Children Covid tests: Difference between lateral flow & PCR test – Isolation rules change

Children Covid tests: Difference between lateral flow & PCR test – Isolation rules change


Gavin Williamson says school holiday cuts are 'being looked at'

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Primary school pupils across England will step back into the classroom today after months out of education. The Government reintroduced the strictest Covid measures one day after they went back to school on January 4, barring anyone but the children of key workers from face-to-face teaching. With its roadmap in place, officials want to keep infections low, and their solution is to introduce regular testing for schools. However, there is some confusion about the change to the self-isolation rules.

What is the difference between lateral flow and PCR tests?

The Government has confirmed the return to school hinges on regular Covid testing.

In a statement, ministers confirmed “twice-weekly” testing would be made available to households with primary, secondary and college-aged children.

Any household with a member who tests positive will have to isolate immediately.

The primary method touted by the Government is lateral flow testing.

These tests produce results in 30 minutes after administering a nose and throat swab.

The test then returns a colour-coded result, showing whether someone is infected or not.

Health workers use these tests for people without Covid symptoms but are still infectious.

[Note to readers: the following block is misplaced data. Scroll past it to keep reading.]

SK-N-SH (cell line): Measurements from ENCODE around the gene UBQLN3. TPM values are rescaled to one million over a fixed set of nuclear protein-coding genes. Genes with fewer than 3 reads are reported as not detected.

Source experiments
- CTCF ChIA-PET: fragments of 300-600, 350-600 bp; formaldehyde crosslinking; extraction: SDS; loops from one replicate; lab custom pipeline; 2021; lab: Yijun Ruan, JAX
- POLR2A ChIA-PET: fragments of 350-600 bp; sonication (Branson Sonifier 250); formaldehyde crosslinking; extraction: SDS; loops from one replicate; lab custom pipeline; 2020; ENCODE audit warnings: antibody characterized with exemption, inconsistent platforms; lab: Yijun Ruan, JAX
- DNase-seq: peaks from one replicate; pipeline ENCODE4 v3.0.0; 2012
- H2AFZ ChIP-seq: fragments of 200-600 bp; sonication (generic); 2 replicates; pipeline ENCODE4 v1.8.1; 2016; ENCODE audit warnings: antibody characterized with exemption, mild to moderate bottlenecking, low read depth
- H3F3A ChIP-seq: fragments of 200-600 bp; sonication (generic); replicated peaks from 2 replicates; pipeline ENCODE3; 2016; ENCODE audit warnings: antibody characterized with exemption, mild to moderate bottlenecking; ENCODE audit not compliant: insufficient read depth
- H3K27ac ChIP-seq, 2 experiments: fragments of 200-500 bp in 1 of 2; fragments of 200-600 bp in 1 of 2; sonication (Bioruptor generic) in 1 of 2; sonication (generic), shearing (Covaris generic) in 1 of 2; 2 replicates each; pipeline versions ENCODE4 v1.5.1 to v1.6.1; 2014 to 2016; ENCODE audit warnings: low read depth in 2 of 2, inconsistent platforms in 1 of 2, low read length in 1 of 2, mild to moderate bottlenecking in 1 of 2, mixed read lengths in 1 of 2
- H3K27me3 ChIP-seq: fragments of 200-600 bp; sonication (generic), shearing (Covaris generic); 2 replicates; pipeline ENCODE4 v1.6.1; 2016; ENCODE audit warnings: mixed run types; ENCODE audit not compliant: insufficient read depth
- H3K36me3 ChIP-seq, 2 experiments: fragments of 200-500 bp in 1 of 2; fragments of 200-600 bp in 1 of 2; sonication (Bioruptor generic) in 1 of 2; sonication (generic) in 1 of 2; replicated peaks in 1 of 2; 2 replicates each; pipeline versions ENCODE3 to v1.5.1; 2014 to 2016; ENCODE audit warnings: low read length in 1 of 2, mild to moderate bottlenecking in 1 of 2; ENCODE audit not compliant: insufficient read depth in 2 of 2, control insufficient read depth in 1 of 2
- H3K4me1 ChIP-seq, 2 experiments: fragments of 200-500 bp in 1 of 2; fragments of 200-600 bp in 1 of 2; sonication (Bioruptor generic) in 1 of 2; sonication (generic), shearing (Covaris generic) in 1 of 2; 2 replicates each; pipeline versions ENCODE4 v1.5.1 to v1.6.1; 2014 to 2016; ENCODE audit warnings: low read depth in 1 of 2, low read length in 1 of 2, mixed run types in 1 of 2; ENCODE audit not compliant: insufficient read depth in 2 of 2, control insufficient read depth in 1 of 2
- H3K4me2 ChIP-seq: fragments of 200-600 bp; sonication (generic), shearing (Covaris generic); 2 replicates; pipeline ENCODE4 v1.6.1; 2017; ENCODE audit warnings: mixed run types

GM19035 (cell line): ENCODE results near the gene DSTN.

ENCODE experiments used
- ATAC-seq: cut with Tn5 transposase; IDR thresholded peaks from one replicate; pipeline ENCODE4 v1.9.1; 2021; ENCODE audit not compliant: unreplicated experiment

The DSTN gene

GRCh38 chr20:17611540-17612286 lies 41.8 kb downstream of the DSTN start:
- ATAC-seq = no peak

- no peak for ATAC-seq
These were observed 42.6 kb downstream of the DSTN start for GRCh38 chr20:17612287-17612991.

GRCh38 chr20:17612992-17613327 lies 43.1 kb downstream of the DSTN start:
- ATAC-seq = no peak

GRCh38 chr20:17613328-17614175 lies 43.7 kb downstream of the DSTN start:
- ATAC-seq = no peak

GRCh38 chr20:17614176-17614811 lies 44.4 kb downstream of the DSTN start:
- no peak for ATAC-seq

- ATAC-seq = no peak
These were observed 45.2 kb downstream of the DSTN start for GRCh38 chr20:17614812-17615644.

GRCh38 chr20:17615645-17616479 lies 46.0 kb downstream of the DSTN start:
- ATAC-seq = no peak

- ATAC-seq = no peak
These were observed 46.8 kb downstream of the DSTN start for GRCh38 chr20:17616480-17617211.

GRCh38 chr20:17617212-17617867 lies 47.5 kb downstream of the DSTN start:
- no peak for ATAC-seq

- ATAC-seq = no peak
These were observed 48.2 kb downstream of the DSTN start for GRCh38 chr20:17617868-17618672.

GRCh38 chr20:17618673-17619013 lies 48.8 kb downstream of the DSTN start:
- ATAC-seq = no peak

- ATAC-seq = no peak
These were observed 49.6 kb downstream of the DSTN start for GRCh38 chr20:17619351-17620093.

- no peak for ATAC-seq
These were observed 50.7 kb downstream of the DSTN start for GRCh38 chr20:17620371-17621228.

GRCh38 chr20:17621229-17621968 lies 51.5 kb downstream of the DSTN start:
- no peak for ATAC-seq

Although quick, lateral flow tests aren’t as accurate as their PCR counterparts.

These detect antigens in the blood rather than an immune reaction to the virus.

As such, they are much more accurate and can tell if someone has Covid early on and without symptoms.

Despite this, however, ministers have signalled only the results of a lateral flow test will count.

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Speaking to BBC Radio 4’s Today programme today, schools minister Vicky Ford said children who receive a positive lateral flow test must stay away from school.

The rule remains even if children receive a positive from this test and then get a negative PCR result.

People who come into contact with someone who receives a positive test must self-isolate for seven days.

Anyone who tests positive themselves must self-isolate for ten days, starting the day after their symptoms began.

Testing will become a central tenet of the latest return to school, as Ms Ford said she hoped to make the return to school “irreversible”.

She told LBC Radio: “We absolutely want to make this irreversible.

“We don’t want to go back to a situation where all schools are closed.

“This has to be an irreversible path out of lockdown.”

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